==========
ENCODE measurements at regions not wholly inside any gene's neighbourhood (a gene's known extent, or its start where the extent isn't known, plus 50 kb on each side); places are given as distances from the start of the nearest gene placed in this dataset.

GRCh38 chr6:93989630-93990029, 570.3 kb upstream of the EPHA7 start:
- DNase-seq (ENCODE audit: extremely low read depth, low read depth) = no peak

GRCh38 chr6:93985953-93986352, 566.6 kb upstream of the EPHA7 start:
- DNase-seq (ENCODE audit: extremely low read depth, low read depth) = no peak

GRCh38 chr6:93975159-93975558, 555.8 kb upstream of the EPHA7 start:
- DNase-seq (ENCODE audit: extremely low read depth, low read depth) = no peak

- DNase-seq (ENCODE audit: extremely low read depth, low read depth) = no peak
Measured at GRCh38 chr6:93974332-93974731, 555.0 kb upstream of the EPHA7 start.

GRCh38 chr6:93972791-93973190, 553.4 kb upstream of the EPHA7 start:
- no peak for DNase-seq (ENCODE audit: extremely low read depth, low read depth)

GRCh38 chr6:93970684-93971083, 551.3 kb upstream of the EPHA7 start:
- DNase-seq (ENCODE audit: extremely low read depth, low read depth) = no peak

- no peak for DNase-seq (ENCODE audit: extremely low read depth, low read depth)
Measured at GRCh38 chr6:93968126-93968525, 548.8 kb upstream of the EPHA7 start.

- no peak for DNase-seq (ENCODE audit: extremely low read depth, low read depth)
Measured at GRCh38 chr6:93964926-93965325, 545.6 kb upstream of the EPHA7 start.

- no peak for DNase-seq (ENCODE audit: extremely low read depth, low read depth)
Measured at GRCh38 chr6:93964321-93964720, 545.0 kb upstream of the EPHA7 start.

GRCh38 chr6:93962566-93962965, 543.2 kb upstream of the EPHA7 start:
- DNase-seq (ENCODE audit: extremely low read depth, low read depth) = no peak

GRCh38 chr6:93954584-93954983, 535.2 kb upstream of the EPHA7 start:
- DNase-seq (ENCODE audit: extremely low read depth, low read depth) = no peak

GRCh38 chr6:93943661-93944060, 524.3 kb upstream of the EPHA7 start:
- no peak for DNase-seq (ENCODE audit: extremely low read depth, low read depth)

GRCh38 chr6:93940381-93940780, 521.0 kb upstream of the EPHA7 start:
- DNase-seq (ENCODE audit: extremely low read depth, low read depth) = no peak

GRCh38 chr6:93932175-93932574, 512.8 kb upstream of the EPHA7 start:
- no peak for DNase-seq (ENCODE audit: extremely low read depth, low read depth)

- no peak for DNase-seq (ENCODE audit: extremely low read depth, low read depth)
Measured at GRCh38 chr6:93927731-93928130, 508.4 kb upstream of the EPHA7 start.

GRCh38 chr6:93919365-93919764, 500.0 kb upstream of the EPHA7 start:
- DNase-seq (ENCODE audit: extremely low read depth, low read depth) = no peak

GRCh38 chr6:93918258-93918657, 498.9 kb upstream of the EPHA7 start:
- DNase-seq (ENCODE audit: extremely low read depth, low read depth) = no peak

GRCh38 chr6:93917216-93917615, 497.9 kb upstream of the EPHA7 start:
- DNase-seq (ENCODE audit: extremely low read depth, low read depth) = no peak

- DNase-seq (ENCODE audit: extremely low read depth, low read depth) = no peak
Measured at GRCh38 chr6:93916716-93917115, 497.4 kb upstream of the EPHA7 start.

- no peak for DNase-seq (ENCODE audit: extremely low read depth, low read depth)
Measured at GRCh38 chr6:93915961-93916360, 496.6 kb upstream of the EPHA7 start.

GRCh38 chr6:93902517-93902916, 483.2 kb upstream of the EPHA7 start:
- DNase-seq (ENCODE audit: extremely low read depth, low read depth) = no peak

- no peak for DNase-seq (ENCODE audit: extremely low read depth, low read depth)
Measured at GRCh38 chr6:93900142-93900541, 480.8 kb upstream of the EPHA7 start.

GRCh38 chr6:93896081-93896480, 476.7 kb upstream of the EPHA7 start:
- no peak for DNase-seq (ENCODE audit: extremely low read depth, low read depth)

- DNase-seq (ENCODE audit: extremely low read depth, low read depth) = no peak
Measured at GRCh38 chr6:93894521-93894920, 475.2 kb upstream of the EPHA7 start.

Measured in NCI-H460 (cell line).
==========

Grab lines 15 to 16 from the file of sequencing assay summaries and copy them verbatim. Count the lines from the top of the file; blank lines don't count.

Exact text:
Measured at GRCh38 chr6:93968126-93968525, 548.8 kb upstream of the EPHA7 start.

- no peak for DNase-seq (ENCODE audit: extremely low read depth, low read depth)